Credit is just one component of the resources deployed in industry/business and the prospects of the activity generating adequate surpluses to recoup the resources for growth and recycling depend on several factors, beyond the scope of credit monitoring.
Have a look at the regulatory and supervisory system that oversees the corporate sector. Just try to answer these simple questions:
·        Do we have a costs, prices and income policy for major industrial sectors?
·        Do we have a regulator or supervisor who tells us when funds borrowed/mobilized from public are diverted by a corporate entity for purposes different from those for which they were originally borrowed/mobilized?
·        What is the level of involvement of owners in running the companies?
·        To what extent corporates and political leadership are mutually dependent for survival?  Does such interdependence affect the policy formulation at government level and pricing and marketing at corporate level?
The purpose is not to embarrass by questions. The idea is to draw attention to the need to discipline private sector, by forcing them to accept the need for self-regulation, as the taxpayer and managers of public funds (GOI and RBI) have woken up and the blame game which held public sector banks responsible for all the ills in the economy is getting exposed.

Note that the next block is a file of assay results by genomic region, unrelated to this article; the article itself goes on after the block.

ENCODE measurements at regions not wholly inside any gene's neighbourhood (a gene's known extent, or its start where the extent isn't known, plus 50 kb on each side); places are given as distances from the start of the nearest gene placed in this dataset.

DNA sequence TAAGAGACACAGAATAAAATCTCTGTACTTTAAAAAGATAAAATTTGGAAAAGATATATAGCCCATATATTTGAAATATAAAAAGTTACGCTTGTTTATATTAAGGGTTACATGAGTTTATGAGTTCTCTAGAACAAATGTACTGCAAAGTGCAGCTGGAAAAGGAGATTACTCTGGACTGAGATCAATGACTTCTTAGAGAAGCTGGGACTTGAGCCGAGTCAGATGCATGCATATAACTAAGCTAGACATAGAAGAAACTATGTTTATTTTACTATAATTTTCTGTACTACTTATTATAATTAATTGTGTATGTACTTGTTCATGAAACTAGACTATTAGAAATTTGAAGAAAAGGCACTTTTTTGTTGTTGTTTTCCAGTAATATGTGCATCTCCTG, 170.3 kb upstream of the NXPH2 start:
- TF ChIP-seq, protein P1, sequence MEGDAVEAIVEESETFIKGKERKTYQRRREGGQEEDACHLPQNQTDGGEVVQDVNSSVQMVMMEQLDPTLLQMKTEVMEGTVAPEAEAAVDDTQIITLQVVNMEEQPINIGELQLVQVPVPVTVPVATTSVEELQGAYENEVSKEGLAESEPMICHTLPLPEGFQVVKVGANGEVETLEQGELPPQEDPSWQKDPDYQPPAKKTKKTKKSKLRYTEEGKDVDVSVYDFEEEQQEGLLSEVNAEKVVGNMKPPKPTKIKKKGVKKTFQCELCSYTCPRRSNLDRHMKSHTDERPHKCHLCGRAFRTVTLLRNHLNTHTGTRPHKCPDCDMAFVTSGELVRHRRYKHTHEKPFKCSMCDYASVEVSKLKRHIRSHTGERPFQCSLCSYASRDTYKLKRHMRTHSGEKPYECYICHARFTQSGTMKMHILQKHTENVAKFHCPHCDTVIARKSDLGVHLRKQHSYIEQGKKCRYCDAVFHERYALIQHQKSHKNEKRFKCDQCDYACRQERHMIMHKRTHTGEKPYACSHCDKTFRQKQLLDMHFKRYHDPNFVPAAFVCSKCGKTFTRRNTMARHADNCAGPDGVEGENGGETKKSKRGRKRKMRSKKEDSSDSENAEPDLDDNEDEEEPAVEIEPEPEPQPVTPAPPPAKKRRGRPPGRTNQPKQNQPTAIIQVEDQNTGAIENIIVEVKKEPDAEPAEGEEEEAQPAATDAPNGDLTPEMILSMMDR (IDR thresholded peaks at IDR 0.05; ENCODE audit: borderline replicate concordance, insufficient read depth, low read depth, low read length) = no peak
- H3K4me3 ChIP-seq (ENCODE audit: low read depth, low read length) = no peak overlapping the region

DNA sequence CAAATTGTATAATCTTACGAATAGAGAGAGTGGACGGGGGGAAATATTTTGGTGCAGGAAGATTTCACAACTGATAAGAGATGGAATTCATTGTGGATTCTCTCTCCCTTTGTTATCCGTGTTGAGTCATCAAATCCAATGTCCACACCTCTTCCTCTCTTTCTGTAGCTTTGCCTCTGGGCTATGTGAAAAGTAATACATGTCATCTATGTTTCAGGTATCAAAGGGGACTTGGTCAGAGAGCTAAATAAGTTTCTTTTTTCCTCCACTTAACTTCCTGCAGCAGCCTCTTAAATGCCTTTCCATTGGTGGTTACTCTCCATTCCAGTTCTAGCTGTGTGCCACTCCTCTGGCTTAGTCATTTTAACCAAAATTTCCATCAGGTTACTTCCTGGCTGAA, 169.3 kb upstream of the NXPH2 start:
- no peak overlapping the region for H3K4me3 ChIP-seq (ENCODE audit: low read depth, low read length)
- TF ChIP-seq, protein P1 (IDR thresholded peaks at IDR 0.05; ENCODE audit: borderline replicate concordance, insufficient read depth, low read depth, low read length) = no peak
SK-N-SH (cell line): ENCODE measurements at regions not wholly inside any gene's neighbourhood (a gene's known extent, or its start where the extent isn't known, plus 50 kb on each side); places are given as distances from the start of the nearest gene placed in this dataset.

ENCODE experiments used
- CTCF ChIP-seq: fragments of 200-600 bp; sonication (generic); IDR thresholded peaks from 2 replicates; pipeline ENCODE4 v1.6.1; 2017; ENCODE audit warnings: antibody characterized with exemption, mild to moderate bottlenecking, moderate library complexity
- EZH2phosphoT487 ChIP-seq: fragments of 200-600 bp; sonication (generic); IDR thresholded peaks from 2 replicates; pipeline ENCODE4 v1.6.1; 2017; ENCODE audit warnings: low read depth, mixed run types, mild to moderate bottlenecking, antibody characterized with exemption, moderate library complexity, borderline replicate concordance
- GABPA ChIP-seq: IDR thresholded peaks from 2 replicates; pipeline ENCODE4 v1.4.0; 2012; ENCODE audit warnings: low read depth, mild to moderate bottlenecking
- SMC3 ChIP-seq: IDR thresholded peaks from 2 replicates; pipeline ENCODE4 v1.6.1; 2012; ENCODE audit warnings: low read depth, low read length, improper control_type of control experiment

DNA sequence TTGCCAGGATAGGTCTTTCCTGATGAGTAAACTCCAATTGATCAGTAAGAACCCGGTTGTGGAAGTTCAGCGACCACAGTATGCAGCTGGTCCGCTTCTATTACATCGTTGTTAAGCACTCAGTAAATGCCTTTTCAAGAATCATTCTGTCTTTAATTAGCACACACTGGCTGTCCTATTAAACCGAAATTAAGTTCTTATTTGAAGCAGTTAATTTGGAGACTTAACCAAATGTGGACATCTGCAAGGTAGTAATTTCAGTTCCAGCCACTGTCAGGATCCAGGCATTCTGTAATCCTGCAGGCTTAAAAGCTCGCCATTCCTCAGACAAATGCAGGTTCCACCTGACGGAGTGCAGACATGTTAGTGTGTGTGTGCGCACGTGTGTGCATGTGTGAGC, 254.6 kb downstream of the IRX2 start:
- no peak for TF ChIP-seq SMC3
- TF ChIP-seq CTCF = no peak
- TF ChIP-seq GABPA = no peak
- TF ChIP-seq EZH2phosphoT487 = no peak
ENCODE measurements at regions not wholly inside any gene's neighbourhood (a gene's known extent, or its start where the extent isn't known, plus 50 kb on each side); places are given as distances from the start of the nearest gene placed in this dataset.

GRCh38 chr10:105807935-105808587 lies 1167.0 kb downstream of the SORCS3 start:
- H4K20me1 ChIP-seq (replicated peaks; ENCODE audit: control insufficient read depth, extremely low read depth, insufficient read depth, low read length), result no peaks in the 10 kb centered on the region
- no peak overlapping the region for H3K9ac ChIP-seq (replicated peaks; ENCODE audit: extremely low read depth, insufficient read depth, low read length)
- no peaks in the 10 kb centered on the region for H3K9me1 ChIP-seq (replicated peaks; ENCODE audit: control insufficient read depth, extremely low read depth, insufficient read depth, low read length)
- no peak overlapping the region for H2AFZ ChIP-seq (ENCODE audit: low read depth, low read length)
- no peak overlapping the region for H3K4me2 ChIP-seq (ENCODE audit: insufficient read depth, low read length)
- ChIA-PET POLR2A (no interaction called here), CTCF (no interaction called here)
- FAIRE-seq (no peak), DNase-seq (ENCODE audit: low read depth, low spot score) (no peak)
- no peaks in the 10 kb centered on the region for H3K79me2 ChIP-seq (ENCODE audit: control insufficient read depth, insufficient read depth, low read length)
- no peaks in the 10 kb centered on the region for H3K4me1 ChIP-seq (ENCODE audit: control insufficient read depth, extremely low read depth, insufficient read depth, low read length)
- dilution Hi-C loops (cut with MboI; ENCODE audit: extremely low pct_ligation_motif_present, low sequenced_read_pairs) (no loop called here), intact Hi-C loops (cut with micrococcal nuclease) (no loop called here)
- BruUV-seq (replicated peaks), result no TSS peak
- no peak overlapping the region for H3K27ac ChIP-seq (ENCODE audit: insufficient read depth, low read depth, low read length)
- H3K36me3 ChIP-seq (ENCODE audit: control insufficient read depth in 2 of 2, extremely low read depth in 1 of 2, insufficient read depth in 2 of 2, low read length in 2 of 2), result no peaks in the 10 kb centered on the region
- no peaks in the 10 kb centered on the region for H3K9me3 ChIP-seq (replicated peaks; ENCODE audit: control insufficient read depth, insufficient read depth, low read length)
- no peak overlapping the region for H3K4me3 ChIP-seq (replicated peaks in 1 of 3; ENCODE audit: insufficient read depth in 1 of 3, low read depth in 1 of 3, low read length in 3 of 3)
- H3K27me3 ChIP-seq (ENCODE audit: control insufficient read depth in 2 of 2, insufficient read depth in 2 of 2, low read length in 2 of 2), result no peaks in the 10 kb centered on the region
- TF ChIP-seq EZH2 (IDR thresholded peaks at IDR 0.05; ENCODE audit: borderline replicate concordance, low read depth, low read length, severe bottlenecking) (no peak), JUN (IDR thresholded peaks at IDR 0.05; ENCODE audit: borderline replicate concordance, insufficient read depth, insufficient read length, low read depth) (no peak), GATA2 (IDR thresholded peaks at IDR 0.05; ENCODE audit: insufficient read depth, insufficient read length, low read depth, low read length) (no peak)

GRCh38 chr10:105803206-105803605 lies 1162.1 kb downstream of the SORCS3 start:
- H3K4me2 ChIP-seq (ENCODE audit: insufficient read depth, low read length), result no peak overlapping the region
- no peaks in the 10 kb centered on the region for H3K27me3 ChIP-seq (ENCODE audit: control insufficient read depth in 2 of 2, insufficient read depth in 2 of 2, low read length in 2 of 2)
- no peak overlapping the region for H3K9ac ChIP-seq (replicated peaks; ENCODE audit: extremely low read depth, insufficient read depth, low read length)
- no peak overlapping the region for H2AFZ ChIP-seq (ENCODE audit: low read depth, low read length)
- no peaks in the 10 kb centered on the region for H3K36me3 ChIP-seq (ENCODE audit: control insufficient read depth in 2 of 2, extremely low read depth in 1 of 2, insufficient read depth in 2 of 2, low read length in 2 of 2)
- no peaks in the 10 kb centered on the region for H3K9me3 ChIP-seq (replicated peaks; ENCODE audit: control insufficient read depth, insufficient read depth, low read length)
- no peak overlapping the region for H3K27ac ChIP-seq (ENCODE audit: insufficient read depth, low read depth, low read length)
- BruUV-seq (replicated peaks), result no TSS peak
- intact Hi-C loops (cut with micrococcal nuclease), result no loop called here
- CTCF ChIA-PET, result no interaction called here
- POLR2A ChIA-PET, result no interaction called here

Public Sector Banks were just conduits the establishment used to plough taxpayers’ savings into private sector which the rich and the powerful businessmen misappropriated using private companies as instruments. It is now for the authorities to track the flow of those funds and bring back whatever is retrievable. The Insolvency and Bankruptcy Code and the arrangements put in place under the legislation are steps in the right direction to achieve such objectives.
Transitional phase
Indian financial sector is going through a transition and as the responsibility of other sectors for the chaotic situation gets identified and fixed, the health of Indian Economy will be restored and economic growth will not remain just a jugglery of numbers.
If banking system has ‘stressed assets’ of a level higher than the tolerance limits, there are individuals and corporates who have gained in the bargain, who are making a last effort to get away by maligning the regulator and supervisor of banks. This time around, ‘WE THE PEOPLE’ are more vigilant and are watching the game closely.
****************************************
*This is an updated version of my article with the same caption published in the current (August 2017) issue of The Global ANALYST